As shown in Figures 2 and S1, the residues interacting with ligands in the interface also interact with higher number of probe molecules. We have introduced the bound state similarity coefficient (BSSC), defined as the correlation coefficient between a mapping fingerprint of an unbound structure and the ligand fingerprint based on a ligand-bound structure, as the measure of similarity between binding sites in the two structures. We have observed that the BSSC values increase as the binding site acquires higher nonspecific binding affinity, measured in terms of the hit rate (HR), i.e., the number of probe atoms interacting with the residues in the site. The relationship between the hit rate and the bound state similarity coefficient was demonstrated by their consistently high correlation coefficients. As shown by some high BSSC values, the ensembles of NMR based models of ligand-free proteins always included some structures that were similar to ligand-bound states in terms of binding properties, indicating that the ligand binding sites within interface regions of PPI target proteins pre-exist in some of the unbound structures. This supports the conformational selection model, but the results also provide additional insights. Classical conformational selection assumes that proteins sample a vast conformational space and that higher energy states may bind the ligand [13], [15], [16], [46]. In the course of binding, because of favorable interactions with the ligand, these conformers get preferentially selected, and the population of protein microstates shifts in the direction of bound conformations [19]. Although our results do not contradict this paradigm, they suggest that the mechanism of changes leading to the formation of binding sites for small ligands in protein-protein interfaces goes beyond the conformational selection model. The 20 to 50 structures in the NMR ensembles deposited in the Protein Data Bank [27] are low energy models that satisfy the maximum number of NMR constraints, and clearly represent only a very small fraction of the conformational space. Thus, the conformational selection model does not fully explain why, in such small samples, we always find structures that have the pockets that are well formed for binding a large number of probes.

The spontaneous opening of pockets in protein-protein interfaces has been observed in simulations. Although Eyrisch and Helms found only short lived transient pockets, they noted that docking into these pockets generally led to conformations much closer to the complex structure than docking into the crystal structures of the free proteins [20]. Johnson and Karanicolas developed an improved computational methodology by adding a driving force towards conformations in which a surface pocket is present [23]. Starting from unbound protein structures, they have found conformational transitions that opened pockets at ligand binding sites in protein interfaces with little energetic cost to the protein. The ensembles of conformations generated with this biased approach structurally resembled known inhibitor-bound structures more closely than equivalent ensembles of unbiased conformations. Based on these results they concluded that the formation of such “druggable” sites is encoded in the protein surface [23]. Our analysis of the NMR ensembles fully supports this observation.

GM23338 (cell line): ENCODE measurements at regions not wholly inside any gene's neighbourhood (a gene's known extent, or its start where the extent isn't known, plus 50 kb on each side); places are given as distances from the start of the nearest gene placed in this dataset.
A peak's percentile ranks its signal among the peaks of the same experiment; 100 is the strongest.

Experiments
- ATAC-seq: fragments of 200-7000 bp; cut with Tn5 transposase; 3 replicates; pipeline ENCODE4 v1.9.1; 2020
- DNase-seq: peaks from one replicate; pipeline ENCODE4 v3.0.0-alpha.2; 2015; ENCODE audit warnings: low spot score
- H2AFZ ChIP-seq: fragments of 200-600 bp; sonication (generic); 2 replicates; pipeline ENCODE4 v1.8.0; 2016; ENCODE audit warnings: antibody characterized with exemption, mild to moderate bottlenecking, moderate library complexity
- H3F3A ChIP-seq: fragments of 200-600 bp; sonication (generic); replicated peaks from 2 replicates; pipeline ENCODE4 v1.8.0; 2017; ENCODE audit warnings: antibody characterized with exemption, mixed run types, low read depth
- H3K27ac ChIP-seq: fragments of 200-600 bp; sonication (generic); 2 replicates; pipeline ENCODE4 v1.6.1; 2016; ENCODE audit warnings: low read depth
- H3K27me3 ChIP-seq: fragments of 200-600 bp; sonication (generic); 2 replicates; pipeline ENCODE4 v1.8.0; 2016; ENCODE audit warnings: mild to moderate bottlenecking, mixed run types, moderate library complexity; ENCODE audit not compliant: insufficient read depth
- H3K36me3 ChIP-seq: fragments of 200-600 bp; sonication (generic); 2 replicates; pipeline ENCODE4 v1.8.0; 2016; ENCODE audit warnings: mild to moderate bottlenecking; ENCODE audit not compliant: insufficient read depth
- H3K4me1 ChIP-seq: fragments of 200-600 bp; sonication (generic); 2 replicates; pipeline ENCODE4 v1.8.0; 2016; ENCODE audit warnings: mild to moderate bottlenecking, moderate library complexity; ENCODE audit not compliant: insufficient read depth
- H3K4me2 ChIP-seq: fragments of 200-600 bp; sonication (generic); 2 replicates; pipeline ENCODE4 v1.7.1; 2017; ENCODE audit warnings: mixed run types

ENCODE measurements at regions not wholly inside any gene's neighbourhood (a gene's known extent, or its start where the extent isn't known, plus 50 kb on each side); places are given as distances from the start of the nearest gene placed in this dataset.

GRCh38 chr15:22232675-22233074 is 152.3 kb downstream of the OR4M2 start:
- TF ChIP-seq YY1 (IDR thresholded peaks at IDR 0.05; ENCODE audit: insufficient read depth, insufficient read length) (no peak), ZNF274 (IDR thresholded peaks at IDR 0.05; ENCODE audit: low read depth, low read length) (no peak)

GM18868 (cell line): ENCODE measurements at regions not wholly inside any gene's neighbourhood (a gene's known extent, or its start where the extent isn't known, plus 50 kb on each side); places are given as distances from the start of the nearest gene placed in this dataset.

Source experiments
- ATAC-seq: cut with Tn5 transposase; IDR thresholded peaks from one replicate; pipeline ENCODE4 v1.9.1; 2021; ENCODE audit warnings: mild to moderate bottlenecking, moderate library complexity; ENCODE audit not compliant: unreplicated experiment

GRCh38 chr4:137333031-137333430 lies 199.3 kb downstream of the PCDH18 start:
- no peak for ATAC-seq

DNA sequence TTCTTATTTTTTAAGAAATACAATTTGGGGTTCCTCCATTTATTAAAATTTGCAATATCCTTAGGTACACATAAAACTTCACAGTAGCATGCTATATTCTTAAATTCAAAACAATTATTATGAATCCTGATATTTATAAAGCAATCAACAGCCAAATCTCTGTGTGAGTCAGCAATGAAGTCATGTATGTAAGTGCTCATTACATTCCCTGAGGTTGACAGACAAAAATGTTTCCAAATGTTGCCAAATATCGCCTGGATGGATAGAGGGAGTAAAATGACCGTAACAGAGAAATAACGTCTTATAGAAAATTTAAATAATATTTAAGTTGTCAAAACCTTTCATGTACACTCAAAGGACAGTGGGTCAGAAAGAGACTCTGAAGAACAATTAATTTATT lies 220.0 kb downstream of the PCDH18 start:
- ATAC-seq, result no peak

The potential origin of proteins having small ligand binding sites has been recently explored in a theoretical study by Gao and Skolnick [47], [48], who generated and analyzed two different libraries in artificial protein structures. The first library contained quasi-spherical, random protein structures packed in the same average spherical volume as proteins, but lacking backbone secondary structure and hydrogen bonding. While these structures had a statistically significant match to the global structures of native proteins, they were more densely packed and contained pockets that were too tiny to bind small molecules. The second library contained compact artificial structures with protein-like secondary structure. In contrast to the first library, these artificial proteins have pockets very similar to those of the native protein. This analysis shows that the biophysics of proteins, mainly their secondary structure, is likely to lead to the formation of broad specificity pockets. In fact, pockets are naturally formed when relatively rigid secondary structure elements are packed, e.g., at the ends of helical bundles, and even slight motion in these secondary structures may substantially change some of the pockets.